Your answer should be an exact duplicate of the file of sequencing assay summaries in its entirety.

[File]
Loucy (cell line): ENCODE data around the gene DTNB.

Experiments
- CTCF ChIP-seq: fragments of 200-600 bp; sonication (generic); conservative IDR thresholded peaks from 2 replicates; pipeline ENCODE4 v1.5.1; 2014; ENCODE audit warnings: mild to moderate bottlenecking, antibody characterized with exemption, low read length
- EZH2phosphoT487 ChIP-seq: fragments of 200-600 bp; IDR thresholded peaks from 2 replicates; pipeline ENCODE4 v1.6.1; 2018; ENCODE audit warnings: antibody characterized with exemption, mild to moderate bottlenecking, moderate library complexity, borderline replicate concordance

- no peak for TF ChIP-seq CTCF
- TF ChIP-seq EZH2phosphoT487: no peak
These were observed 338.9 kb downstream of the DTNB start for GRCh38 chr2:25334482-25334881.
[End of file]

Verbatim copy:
Loucy (cell line): ENCODE data around the gene DTNB.

Experiments
- CTCF ChIP-seq: fragments of 200-600 bp; sonication (generic); conservative IDR thresholded peaks from 2 replicates; pipeline ENCODE4 v1.5.1; 2014; ENCODE audit warnings: mild to moderate bottlenecking, antibody characterized with exemption, low read length
- EZH2phosphoT487 ChIP-seq: fragments of 200-600 bp; IDR thresholded peaks from 2 replicates; pipeline ENCODE4 v1.6.1; 2018; ENCODE audit warnings: antibody characterized with exemption, mild to moderate bottlenecking, moderate library complexity, borderline replicate concordance

- no peak for TF ChIP-seq CTCF
- TF ChIP-seq EZH2phosphoT487: no peak
These were observed 338.9 kb downstream of the DTNB start for GRCh38 chr2:25334482-25334881.